Fluorescent lights, the symbol of institutional lighting, have come a long way since their introduction in the 1930s. No longer are they humming lamps with a dull light that gives people an unhealthy glow. Today's fluorescent light bulbs come in dozens of different varieties and colors, ranging from incandescent to natural daylight. The introduction of compact fluorescent light bulbs (CFLs) has further improved the fluorescent bulb's reputation--today they are found in many different environments, from workplaces to homes.
Make sure you are working with a T8 fixture and ballast by checking both the labeling and the rating. Fluorescent bulbs come in a variety of styles. The most common style, the T12, is a 40-watt bulb that has long been the standard in construction. However, this bulb is being replaced by the T8, which is a more efficient 32-watt bulb that uses more advanced technology.
Calculate the difference in cost between running a T8 lamp in a T8 ballast versus running a T12 lamp in the same ballast. As expanded upon in Step 5, both the efficiency and the life of the bulb will be vastly reduced. Although the two bulbs are the same size, they are not the same thing. The older, wider T12 bulbs use a magnetic ballast that has been around since fluorescent lights were first introduced. This ballast makes a distinctive humming noise. T8 lights use electronic ballasts, which is a newer technology that is silent and far more efficient. This incompatibility costs efficiency, so be sure the savings are sufficient.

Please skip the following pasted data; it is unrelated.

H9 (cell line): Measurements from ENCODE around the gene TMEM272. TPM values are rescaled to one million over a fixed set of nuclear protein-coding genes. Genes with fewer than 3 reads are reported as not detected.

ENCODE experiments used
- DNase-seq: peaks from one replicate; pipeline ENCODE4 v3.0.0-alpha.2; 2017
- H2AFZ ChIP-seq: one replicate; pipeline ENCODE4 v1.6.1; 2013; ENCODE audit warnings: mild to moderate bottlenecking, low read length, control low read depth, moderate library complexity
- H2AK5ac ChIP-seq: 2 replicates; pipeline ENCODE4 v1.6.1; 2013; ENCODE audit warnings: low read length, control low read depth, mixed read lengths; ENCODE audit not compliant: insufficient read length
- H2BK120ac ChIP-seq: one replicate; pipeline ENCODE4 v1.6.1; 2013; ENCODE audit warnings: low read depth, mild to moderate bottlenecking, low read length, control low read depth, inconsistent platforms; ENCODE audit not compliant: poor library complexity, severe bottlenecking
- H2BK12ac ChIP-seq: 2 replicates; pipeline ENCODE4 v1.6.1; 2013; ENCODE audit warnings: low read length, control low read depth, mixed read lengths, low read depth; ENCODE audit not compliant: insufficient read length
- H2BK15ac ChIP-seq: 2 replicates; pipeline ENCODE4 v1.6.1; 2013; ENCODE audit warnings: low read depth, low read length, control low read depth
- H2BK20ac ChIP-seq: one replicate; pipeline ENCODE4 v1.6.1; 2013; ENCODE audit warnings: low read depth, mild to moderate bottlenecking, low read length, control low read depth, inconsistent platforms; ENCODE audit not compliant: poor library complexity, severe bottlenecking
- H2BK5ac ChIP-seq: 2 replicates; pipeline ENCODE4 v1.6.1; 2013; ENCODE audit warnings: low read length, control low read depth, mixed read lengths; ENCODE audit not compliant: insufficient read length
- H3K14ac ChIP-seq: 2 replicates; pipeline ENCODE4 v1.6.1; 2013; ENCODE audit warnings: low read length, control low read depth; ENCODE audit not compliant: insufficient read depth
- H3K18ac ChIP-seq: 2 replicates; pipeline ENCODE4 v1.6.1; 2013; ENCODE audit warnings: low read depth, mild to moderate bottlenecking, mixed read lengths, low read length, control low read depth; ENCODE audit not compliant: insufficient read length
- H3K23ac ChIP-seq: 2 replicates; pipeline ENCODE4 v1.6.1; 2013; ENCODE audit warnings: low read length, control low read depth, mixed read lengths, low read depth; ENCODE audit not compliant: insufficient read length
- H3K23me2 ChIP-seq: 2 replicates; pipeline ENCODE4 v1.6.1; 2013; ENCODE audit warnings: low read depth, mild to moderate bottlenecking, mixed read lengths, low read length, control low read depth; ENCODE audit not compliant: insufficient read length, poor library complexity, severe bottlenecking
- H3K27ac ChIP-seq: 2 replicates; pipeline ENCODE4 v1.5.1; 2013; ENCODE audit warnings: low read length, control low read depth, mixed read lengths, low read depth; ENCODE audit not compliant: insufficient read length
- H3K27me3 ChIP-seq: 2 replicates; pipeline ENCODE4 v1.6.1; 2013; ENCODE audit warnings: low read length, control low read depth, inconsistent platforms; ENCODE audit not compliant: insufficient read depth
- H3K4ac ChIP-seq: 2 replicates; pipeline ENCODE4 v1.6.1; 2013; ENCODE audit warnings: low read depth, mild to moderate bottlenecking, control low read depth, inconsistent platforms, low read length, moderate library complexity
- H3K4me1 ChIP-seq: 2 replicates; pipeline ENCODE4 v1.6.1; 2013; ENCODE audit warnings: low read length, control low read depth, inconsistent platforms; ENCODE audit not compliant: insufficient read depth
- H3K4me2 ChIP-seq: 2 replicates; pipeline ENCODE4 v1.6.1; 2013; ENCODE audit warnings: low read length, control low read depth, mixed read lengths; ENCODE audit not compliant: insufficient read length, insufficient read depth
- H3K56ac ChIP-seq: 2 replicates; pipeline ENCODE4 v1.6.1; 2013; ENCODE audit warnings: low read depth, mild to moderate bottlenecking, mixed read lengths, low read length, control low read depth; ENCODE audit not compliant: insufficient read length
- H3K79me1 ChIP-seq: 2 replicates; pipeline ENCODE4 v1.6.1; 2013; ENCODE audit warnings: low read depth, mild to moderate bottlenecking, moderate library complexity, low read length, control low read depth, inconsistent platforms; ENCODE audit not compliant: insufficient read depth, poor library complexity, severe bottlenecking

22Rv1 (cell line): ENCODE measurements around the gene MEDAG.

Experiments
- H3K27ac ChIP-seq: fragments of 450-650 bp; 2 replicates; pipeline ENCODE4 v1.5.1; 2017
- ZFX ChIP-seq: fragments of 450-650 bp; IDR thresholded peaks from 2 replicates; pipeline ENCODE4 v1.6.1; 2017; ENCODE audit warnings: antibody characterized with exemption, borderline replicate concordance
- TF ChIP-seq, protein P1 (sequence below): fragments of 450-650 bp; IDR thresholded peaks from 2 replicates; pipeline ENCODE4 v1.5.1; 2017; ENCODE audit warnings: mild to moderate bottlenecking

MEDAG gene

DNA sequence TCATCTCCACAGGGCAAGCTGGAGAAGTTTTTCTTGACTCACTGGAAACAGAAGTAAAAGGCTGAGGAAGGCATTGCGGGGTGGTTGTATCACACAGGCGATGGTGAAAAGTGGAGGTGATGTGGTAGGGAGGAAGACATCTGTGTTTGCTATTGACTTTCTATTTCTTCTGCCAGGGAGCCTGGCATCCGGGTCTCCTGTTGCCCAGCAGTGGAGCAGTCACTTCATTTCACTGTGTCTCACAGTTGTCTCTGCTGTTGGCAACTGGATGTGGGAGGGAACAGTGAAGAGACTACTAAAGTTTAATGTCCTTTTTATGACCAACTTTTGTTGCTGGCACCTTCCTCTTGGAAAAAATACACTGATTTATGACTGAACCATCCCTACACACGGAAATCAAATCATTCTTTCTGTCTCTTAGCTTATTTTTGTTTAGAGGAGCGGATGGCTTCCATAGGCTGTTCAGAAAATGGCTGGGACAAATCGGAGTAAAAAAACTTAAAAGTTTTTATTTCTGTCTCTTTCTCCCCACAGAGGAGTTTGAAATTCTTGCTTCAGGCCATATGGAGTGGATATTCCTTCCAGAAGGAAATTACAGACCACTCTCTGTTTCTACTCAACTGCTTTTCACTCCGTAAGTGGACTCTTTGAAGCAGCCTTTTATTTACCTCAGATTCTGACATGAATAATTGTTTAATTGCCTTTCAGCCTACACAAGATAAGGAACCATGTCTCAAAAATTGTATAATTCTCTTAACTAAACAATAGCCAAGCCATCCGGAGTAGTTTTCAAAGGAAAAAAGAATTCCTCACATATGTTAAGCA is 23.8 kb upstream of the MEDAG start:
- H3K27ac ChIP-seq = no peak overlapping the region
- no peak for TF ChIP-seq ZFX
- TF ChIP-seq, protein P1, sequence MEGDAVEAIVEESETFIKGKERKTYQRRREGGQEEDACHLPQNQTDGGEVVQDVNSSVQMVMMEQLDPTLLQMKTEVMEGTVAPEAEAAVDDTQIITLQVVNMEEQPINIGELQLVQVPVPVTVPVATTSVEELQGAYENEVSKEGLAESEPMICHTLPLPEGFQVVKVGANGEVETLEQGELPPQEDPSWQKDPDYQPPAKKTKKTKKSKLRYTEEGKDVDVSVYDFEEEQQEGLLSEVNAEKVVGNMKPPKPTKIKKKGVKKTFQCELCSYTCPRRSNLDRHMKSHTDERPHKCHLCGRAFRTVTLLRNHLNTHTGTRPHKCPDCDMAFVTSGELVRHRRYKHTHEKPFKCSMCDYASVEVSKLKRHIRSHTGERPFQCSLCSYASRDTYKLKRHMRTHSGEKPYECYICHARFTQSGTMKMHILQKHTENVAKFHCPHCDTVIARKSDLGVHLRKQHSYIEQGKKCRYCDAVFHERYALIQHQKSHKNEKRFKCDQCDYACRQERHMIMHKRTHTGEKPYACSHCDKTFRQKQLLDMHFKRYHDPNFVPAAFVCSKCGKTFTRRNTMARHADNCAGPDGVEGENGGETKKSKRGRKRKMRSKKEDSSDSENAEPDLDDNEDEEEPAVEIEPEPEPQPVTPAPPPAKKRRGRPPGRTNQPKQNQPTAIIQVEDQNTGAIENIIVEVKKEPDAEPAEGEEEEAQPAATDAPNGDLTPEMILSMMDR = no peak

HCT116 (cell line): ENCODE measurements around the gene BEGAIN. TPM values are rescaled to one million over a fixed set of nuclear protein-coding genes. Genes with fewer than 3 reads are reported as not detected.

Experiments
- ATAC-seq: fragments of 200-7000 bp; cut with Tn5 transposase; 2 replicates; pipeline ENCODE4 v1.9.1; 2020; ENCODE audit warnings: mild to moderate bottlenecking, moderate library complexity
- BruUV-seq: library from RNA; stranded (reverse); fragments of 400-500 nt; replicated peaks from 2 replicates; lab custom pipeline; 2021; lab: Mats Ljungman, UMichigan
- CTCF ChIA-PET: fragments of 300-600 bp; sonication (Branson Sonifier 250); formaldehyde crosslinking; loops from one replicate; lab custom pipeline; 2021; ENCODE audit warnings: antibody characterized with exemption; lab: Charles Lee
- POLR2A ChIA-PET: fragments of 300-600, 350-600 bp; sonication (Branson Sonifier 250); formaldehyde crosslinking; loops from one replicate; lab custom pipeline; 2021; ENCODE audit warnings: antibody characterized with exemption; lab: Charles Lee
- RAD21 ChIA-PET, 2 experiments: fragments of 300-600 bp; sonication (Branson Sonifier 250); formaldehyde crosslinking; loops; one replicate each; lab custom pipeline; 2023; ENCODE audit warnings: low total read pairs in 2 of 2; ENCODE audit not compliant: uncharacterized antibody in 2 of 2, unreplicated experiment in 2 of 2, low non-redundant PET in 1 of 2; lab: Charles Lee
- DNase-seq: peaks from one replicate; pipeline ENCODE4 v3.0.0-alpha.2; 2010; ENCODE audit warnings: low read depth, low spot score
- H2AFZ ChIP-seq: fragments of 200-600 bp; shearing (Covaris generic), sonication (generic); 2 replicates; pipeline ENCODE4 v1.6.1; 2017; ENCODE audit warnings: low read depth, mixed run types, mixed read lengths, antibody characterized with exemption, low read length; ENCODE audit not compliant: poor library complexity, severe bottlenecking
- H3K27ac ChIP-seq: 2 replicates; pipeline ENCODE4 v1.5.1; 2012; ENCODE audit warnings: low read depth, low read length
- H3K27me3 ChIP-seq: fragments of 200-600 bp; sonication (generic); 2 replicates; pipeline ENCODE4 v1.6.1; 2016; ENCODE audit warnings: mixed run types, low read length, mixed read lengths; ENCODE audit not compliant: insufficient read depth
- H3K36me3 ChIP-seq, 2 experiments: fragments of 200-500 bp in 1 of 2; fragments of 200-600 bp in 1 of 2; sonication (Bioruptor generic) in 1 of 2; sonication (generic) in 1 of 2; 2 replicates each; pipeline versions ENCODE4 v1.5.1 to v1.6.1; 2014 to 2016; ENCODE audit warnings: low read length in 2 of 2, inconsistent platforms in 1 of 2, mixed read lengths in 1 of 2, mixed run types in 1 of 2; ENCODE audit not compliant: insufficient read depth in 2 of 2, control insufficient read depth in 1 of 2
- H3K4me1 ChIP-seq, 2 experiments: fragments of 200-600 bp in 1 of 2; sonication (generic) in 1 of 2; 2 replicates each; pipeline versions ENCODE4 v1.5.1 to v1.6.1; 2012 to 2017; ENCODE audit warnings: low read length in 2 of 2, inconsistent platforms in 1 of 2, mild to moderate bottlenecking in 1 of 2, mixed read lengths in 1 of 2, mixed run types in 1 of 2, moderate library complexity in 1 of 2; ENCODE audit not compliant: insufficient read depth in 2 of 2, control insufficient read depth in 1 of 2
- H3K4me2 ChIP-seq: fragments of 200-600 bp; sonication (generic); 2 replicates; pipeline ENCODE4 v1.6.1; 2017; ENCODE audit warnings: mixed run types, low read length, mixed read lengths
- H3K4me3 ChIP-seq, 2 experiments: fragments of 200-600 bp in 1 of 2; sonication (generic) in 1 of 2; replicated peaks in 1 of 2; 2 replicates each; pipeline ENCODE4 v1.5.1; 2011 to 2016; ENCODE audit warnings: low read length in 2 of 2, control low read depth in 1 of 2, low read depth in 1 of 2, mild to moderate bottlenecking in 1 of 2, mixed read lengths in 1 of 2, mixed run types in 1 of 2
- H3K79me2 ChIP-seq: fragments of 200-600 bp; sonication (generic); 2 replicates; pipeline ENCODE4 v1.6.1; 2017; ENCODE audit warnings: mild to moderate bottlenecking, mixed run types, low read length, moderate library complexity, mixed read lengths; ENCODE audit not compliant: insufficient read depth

Remove the T8 bulb from the fixture by twisting to unlock it from its mount, and then pulling it down. Repeat this until you have removed all of the bulbs. Handle the bulbs gently to avoid breaking them and releasing toxic gas. Dispose of the bulbs properly according to state and federal laws.
Reverse the above process to insert the T12 bulbs. On most ballast setups, the lights are as close together as possible to save space. The T12 is a full half inch bigger than the T8, so you will most likely not be able to fit as many bulbs into a given fixture (resulting in dimmer lighting).
When ballasts and lights are mixed incorrectly, problems arise. In particular, the bulbs' brightness and efficiency decline rapidly. In this case, a T12 bulb's brightness decreases by 38 percent, from 440 foot-candles to 287. Although the power drawn also decreases by about 30 percent, this reduction is a false savings. Installing a bulb in the wrong ballast shortens its lifespan dramatically. This is a result of the different milliamp ratings of the ballast and the bulb. The T8 provides 285 milliamps while the T12 needs 430. Underdriving the light like this causes problems with the starting mechanism, destroying the bulb and potentially the ballast. However, the two should work together, so if it is absolutely necessary, a T12 bulb can be run on a T8 ballast.